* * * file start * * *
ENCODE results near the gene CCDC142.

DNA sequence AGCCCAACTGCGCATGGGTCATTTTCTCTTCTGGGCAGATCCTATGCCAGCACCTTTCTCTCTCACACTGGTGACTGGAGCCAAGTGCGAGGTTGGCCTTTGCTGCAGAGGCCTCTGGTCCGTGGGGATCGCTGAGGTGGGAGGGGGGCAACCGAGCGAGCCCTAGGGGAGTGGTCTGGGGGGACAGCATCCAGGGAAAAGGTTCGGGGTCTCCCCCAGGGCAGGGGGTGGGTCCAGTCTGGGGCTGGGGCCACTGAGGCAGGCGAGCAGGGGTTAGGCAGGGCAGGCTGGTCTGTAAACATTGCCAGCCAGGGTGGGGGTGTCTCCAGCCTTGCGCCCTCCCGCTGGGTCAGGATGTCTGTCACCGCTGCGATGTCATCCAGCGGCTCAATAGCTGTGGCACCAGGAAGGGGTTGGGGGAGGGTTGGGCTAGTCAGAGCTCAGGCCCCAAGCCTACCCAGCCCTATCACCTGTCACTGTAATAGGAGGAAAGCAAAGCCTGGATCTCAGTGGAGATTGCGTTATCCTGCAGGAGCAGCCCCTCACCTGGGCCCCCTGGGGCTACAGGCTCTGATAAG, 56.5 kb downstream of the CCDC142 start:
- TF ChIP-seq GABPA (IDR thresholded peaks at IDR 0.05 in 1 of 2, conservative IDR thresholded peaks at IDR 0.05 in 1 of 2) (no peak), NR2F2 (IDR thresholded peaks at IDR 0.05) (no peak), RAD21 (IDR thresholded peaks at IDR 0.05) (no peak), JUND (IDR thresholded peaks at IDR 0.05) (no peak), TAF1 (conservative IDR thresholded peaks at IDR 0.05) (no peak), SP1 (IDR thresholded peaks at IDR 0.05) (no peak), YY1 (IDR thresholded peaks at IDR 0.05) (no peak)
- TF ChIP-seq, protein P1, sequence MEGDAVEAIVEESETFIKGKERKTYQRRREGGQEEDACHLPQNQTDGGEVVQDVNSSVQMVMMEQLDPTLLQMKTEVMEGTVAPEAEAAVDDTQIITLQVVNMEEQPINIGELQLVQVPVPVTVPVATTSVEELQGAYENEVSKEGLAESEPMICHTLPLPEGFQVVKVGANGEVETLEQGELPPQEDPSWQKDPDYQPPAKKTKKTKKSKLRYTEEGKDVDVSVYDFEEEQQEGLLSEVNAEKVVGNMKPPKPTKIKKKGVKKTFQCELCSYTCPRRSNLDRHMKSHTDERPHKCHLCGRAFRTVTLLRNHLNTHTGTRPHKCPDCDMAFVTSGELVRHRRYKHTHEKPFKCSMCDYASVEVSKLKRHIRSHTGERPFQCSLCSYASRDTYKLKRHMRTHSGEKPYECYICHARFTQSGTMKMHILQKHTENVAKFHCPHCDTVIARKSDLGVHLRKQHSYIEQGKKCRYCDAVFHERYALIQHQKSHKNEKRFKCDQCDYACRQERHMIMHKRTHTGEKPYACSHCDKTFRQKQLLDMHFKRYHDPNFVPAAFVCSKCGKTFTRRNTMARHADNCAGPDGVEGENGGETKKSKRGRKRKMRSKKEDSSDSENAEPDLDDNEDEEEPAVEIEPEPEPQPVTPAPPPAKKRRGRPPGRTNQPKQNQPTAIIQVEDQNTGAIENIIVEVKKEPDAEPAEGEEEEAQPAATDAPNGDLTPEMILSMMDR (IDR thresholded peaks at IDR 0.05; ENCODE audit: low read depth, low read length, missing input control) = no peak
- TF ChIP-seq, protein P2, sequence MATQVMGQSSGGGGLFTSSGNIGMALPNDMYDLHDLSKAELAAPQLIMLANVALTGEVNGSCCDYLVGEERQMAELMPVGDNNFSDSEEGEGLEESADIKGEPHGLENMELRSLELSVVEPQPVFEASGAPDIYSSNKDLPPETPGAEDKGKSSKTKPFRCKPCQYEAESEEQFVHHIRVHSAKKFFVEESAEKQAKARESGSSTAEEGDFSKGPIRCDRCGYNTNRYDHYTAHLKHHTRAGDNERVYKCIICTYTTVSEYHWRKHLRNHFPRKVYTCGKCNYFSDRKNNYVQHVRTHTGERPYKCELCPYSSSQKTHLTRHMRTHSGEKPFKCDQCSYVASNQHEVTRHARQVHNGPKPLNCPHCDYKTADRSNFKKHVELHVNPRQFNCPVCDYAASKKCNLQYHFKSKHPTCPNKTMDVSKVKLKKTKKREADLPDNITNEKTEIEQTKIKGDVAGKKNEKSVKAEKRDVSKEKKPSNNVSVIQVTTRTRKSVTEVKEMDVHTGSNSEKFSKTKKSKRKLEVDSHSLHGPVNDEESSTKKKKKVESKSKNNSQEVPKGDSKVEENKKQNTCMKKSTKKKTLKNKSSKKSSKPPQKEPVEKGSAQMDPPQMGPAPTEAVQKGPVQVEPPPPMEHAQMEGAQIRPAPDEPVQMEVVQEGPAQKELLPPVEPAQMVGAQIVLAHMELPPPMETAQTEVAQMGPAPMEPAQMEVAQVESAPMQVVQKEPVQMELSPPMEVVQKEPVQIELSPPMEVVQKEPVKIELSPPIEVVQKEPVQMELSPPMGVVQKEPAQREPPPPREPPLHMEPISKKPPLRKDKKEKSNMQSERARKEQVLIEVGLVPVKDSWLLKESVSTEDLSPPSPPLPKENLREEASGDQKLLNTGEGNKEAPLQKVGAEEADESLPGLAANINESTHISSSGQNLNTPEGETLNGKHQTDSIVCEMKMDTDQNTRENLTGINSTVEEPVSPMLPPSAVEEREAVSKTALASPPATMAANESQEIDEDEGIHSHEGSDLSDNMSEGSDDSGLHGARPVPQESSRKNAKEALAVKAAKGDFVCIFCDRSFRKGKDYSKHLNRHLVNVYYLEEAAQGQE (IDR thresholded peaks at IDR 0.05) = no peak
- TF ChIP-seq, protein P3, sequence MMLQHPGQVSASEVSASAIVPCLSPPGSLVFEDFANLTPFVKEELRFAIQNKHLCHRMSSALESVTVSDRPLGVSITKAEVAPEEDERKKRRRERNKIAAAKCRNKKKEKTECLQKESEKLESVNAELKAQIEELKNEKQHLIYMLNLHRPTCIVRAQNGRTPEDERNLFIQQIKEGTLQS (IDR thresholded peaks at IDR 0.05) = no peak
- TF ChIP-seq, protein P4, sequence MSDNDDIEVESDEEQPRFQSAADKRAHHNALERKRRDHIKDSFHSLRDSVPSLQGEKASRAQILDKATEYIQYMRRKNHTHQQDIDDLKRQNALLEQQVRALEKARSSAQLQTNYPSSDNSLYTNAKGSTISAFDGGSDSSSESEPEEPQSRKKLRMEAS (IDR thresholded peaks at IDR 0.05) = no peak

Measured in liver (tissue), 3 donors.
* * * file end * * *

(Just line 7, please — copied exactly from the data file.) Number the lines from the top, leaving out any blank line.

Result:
- TF ChIP-seq, protein P4, sequence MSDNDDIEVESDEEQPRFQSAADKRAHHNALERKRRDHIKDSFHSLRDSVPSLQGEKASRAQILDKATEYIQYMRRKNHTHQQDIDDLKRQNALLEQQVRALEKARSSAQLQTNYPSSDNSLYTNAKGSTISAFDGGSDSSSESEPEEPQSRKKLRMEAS (IDR thresholded peaks at IDR 0.05) = no peak